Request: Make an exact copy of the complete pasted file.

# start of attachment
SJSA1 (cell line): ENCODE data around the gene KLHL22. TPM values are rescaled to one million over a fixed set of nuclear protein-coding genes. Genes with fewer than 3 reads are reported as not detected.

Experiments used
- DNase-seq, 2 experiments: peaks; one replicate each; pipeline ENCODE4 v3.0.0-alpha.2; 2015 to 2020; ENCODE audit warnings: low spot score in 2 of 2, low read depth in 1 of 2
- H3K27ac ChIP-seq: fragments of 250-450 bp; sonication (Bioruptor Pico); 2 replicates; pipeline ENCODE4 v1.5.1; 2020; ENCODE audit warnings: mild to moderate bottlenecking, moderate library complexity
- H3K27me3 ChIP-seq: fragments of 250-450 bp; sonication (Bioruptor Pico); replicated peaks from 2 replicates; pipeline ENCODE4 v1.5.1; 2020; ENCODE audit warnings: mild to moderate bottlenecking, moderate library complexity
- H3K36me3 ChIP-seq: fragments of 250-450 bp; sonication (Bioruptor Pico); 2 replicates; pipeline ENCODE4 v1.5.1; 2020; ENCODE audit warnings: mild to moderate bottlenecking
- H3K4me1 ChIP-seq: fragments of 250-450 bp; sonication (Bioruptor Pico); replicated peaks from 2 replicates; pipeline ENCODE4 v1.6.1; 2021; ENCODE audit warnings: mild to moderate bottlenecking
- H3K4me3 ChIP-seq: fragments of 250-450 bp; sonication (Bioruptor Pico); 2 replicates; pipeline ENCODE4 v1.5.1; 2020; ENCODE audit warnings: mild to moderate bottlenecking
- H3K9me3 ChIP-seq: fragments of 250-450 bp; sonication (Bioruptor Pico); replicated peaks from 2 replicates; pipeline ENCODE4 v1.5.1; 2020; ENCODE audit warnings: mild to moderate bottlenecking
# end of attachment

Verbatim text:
SJSA1 (cell line): ENCODE data around the gene KLHL22. TPM values are rescaled to one million over a fixed set of nuclear protein-coding genes. Genes with fewer than 3 reads are reported as not detected.

Experiments used
- DNase-seq, 2 experiments: peaks; one replicate each; pipeline ENCODE4 v3.0.0-alpha.2; 2015 to 2020; ENCODE audit warnings: low spot score in 2 of 2, low read depth in 1 of 2
- H3K27ac ChIP-seq: fragments of 250-450 bp; sonication (Bioruptor Pico); 2 replicates; pipeline ENCODE4 v1.5.1; 2020; ENCODE audit warnings: mild to moderate bottlenecking, moderate library complexity
- H3K27me3 ChIP-seq: fragments of 250-450 bp; sonication (Bioruptor Pico); replicated peaks from 2 replicates; pipeline ENCODE4 v1.5.1; 2020; ENCODE audit warnings: mild to moderate bottlenecking, moderate library complexity
- H3K36me3 ChIP-seq: fragments of 250-450 bp; sonication (Bioruptor Pico); 2 replicates; pipeline ENCODE4 v1.5.1; 2020; ENCODE audit warnings: mild to moderate bottlenecking
- H3K4me1 ChIP-seq: fragments of 250-450 bp; sonication (Bioruptor Pico); replicated peaks from 2 replicates; pipeline ENCODE4 v1.6.1; 2021; ENCODE audit warnings: mild to moderate bottlenecking
- H3K4me3 ChIP-seq: fragments of 250-450 bp; sonication (Bioruptor Pico); 2 replicates; pipeline ENCODE4 v1.5.1; 2020; ENCODE audit warnings: mild to moderate bottlenecking
- H3K9me3 ChIP-seq: fragments of 250-450 bp; sonication (Bioruptor Pico); replicated peaks from 2 replicates; pipeline ENCODE4 v1.5.1; 2020; ENCODE audit warnings: mild to moderate bottlenecking